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Annie Creek Road off of Spearfish Canyon.
Annie Creek Road off of Spearfish Canyon.
The path to Annie Creek Falls.
The path to Annie Creek Falls.
Annie Creek Falls
Annie Creek Falls
View of the falls from above.
View of the falls from above.
The walls of the canyon are steep.
The walls of the canyon are steep.
The two people at the top of the canyon give a sense of the scale of the place.
The two people at the top of the canyon give a sense of the scale of the place.
Annie Creek Falls.
Annie Creek Falls.
Looking down Annie Creek.
Looking down Annie Creek.
A view of Spearfish Canyon from the Annie Creek railroad bed.
A view of Spearfish Canyon from the Annie Creek railroad bed.
Old railroad trestle debris at the bottom of the gorge.
Old railroad trestle debris at the bottom of the gorge.
The old rail bed trail.
The old rail bed trail.

Annie Creek Falls

Aug 23, 2013



 

Spearfish Canyon has so many secrets hidden back in the canyon walls that you wonder if any one person knows them all. After a summer of exploring, this writer is still discovering. On the way to the Black Hills earlier this month we talked with some friends, Mike and Robin Moran of Watertown, who told us about a pretty place in the canyon called Annie Creek Falls. The next day, while having lunch at the Latchstring in the canyon, we learned that our waitress was a South Dakota native and a student at Black Hills State. The pipeline to knowledge about where to hike in the canyon flows through BHSU, so we asked her what favorite unpublished place she liked. Annie Creek Falls was the first one she named, so our next destination was set.
 

LEAVE YOUR AUDI AT HOME

We have an old Jeep Ranger that won’t win a beauty contest anywhere outside of the Ozarks, but it is the vehicle of choice for a trip up Annie Creek Road. The Annie Creek Road sign is the first right past Elmore as you drive north into Spearfish Canyon from Cheyenne Crossing, heading towards Savoy. The road is an old narrow gauge rail bed. As you drive up it you’ll see the remnants of old rail ties, long ago embedded in its floor. Turning around is never an option if you have a full-size vehicle, and is barely an option in a Ranger. The potholes are a definitive test for loose fillings, and there are several times you’ll plow through water holes of indeterminate depths — a free car wash of sorts.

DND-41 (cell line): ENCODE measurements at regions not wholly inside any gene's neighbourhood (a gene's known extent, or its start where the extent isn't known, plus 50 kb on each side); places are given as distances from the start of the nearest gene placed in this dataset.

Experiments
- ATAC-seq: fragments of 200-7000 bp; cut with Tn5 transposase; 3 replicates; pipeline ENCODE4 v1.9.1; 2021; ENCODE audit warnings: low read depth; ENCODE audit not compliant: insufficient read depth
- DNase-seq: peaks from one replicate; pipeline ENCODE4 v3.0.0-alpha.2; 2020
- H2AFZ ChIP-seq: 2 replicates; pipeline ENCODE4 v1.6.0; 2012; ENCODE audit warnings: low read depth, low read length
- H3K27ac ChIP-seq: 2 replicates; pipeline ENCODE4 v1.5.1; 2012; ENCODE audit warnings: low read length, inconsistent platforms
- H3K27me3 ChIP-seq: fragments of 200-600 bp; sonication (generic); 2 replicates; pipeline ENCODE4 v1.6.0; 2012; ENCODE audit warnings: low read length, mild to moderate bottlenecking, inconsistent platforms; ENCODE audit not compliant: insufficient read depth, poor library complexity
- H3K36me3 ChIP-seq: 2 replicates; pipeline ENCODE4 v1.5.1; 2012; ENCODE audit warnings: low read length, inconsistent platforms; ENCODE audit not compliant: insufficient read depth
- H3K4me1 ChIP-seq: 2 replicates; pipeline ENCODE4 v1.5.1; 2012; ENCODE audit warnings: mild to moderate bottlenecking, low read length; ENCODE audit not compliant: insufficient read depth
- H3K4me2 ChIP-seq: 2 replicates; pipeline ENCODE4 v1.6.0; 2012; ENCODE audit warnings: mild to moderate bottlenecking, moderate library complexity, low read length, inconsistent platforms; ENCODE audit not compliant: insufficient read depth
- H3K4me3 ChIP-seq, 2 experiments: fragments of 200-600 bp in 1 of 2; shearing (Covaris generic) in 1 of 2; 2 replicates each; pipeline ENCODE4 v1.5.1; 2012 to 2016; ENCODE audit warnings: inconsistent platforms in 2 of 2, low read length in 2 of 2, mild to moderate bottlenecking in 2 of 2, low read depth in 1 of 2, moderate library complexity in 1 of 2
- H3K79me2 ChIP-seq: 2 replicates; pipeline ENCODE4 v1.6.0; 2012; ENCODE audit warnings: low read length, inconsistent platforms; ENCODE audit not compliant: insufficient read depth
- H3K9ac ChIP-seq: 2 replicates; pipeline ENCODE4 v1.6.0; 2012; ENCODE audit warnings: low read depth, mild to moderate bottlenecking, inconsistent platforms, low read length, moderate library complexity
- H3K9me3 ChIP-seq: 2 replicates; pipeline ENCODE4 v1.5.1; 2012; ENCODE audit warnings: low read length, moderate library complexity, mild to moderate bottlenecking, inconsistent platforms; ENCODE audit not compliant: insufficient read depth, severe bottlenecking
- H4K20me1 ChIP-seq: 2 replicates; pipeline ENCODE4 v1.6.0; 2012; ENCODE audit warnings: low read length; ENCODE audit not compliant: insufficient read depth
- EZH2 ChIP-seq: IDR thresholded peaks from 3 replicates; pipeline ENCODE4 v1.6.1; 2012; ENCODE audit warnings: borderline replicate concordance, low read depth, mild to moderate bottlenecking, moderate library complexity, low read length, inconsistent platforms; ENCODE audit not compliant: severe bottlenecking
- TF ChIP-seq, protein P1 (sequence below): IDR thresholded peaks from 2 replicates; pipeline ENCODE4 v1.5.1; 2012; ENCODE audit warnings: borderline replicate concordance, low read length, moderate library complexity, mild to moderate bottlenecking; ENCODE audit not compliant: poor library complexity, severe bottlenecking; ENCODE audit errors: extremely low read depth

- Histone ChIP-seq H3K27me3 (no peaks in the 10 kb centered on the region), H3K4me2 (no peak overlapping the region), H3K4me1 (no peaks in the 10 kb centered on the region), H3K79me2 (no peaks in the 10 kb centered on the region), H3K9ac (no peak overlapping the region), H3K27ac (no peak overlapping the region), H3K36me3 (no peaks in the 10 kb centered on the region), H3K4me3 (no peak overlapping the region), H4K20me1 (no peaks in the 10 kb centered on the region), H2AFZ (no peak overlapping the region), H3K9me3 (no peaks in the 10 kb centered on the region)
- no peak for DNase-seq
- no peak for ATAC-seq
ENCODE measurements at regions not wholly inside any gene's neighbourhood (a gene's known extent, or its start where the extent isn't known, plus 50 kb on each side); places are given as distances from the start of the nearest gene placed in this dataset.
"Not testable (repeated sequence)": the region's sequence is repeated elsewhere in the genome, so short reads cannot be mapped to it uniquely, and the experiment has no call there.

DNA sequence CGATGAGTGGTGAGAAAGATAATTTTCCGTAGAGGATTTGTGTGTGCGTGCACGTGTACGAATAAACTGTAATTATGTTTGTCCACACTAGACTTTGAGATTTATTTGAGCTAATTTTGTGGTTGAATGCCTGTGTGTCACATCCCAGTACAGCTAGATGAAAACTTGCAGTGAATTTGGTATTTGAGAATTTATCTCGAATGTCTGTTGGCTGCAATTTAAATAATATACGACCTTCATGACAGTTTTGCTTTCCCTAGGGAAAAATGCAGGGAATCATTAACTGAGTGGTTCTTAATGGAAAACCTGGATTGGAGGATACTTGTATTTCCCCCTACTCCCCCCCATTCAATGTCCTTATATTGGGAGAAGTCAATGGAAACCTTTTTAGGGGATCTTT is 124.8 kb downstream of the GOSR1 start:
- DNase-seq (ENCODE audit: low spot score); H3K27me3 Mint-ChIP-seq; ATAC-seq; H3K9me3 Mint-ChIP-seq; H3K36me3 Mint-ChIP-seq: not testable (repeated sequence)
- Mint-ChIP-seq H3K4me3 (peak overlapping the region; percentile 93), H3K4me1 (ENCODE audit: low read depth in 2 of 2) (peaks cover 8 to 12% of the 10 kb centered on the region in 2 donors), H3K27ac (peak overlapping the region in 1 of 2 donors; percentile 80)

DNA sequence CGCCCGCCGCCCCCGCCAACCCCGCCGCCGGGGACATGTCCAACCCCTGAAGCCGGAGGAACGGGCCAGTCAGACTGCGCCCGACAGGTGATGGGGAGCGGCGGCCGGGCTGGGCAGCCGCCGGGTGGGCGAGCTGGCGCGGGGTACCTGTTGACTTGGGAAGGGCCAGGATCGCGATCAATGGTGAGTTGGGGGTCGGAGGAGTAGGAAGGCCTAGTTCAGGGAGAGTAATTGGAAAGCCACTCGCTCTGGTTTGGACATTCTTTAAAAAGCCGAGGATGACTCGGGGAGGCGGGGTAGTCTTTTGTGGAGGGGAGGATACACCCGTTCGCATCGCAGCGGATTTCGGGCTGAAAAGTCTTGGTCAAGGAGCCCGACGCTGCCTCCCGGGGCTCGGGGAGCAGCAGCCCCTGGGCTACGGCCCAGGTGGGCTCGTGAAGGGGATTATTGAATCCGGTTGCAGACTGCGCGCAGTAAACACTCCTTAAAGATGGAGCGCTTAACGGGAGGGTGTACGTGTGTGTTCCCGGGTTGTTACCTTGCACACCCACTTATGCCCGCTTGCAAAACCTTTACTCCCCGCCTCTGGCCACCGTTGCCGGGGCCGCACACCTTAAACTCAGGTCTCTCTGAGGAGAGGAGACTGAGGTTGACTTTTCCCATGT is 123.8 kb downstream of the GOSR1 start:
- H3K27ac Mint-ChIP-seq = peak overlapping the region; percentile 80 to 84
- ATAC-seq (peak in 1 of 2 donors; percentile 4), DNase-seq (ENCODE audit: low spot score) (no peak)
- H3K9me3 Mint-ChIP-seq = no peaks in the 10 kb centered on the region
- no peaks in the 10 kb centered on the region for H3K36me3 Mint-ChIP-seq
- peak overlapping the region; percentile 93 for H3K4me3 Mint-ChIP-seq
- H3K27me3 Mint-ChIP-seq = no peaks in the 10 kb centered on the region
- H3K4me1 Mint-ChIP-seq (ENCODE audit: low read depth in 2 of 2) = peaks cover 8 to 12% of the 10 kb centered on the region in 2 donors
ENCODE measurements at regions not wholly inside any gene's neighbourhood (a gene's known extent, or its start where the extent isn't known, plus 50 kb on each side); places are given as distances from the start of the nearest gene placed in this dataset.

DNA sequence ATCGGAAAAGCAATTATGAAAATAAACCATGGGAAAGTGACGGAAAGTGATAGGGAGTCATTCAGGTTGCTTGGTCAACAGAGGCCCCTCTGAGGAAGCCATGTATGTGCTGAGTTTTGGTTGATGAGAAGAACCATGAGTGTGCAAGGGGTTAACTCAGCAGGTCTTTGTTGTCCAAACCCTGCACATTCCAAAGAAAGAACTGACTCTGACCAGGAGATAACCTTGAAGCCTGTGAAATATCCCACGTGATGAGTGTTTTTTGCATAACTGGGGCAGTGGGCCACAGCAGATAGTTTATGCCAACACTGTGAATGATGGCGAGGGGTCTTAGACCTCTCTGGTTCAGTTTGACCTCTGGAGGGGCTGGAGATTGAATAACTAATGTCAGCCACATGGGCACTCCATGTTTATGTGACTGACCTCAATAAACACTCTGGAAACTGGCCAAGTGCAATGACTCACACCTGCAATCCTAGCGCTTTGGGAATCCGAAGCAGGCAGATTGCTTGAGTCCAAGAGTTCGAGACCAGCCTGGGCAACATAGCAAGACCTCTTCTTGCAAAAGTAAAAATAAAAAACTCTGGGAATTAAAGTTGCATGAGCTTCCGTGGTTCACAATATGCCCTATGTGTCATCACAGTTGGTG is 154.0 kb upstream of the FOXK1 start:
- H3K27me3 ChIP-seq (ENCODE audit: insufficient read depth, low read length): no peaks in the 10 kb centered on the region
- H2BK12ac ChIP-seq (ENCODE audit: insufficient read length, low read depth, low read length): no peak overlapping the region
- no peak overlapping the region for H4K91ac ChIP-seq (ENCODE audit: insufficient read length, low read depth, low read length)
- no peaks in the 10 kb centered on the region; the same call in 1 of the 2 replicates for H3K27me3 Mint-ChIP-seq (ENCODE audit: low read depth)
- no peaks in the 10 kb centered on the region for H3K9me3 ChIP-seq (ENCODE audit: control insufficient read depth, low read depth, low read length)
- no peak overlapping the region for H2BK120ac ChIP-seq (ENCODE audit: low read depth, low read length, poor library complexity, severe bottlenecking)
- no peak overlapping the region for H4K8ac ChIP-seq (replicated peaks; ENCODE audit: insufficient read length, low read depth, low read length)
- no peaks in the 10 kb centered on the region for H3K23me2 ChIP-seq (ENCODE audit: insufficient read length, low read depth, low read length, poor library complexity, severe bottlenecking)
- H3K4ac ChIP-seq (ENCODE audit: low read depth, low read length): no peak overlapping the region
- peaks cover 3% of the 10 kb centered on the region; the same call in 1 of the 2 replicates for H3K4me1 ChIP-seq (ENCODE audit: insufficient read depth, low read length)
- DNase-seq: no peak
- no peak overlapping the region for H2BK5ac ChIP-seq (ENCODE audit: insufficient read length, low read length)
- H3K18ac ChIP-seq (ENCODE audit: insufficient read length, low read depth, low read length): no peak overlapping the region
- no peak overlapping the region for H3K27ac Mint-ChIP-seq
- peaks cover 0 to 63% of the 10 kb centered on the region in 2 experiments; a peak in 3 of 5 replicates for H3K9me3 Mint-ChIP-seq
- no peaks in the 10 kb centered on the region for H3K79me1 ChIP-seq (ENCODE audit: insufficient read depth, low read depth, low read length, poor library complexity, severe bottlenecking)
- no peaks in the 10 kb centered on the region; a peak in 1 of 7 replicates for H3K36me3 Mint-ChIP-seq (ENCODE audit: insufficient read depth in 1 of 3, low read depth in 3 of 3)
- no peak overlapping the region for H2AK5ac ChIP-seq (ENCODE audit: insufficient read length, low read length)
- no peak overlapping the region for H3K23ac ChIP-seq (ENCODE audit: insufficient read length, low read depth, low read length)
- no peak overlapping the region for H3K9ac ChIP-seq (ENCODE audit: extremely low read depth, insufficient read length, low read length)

YOU ARE THERE

When a spot appears on your right that looks like you can pull over a little, you are there. Across the road, from whence you hear the rushing water, is a trail into the brush — take it. It’s a very short hike to a landing that looks over the canyon below and the water falls to your right. But, the fun doesn’t end there — the adventure has just begun.

To get down to the falls you have three choices. First, you could jump. If you pick that option, don’t bother wasting time snapping a quick photo on the way down — a quick prayer would be more useful. Either of the other two options is marginally safer. To the left you can make short switchback-like cuts as you climb and work your way to the bottom. Be careful — it is treacherous. The left path brings you about fifty yards below the falls. The hike up the creek affords more beautiful views of the area. The option to the right is one we didn’t even see on the way down. This is the shorter and maybe safer route, but it is crawling from handhold (tree root) to handhold (rock ledge) all the way down. The right side route brings you out near the base of the falls — and is clearly the easier route for the hike back up.


IT’S BEAUTIFUL DOWN THERE

The path to the bottom probably deters most, and from a safety perspective, that may be a good thing. But if you are one of those hardy souls that can navigate the way down, the pretty and peaceful creek bottom at the base of Annie Creek Falls is worth the hike. This is the kind of place where people would want to take wedding photos, if they could figure out how to get all the gowns down there in their original color and condition.
 

ANNIE CREEK HAS MORE TO OFFER

The old trail is also the route used by 4-wheelers between Terry Peak and Cheyenne Crossing. A Minnesota group, whose leaders hailed from De Smet, stopped at the falls while we were there. After exchanging the traditional South Dakota greeting: “Where are you from?” followed by “Do you know __?” we discerned that the leader was a cousin of friends of ours from Watertown, and they knew my law school classmate from De Smet, Todd Wilkinson. In South Dakota speak, we had bonded. The 4-wheelers explained to us that there was more to see by travelling further up Annie Creek Road, so the adventure continued.